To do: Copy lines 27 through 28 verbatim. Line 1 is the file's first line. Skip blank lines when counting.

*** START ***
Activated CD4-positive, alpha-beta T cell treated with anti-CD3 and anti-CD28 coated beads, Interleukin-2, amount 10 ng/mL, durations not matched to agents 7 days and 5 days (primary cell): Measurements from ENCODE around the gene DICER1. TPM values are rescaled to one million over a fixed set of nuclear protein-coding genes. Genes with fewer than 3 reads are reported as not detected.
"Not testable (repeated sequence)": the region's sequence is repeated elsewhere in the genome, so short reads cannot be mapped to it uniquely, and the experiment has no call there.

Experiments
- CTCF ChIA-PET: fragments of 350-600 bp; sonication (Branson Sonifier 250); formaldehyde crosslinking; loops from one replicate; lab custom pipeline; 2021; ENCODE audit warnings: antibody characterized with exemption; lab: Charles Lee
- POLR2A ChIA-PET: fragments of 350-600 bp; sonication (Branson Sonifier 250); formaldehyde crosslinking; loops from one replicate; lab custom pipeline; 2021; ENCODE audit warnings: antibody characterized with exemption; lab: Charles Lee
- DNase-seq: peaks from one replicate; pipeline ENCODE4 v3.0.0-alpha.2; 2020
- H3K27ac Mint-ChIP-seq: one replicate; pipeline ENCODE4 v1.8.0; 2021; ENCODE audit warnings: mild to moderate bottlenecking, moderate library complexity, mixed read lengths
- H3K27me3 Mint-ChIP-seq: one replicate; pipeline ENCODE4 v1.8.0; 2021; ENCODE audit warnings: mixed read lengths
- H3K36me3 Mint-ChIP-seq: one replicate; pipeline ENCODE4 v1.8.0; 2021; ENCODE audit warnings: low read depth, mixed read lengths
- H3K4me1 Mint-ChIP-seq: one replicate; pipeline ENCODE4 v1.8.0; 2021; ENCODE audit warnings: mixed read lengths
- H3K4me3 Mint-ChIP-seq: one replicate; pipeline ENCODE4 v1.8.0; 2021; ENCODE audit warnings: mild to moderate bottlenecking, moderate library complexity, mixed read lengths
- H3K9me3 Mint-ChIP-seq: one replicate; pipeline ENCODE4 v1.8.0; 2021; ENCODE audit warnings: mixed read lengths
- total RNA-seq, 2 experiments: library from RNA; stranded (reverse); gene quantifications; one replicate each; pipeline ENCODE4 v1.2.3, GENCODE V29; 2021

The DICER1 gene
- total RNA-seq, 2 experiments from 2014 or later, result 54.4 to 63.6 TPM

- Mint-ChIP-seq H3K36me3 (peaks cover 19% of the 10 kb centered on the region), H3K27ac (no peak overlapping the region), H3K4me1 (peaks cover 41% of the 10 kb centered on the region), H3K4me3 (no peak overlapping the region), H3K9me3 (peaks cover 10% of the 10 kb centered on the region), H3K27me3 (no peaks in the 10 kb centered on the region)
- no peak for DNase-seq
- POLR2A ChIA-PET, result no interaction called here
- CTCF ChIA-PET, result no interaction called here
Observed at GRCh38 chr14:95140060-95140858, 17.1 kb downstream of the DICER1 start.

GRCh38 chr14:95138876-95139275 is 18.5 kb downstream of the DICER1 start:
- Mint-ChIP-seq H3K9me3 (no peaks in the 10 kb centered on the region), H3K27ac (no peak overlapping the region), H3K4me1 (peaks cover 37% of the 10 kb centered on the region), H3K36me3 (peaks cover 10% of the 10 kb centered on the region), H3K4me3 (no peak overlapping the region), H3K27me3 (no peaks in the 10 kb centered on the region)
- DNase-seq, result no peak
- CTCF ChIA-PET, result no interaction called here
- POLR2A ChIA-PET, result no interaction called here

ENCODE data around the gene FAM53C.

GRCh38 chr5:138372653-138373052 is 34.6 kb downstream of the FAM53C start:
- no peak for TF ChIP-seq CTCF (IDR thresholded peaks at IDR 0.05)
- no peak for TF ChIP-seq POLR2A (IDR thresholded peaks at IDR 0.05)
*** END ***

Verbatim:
GRCh38 chr5:138372653-138373052 is 34.6 kb downstream of the FAM53C start:
- no peak for TF ChIP-seq CTCF (IDR thresholded peaks at IDR 0.05)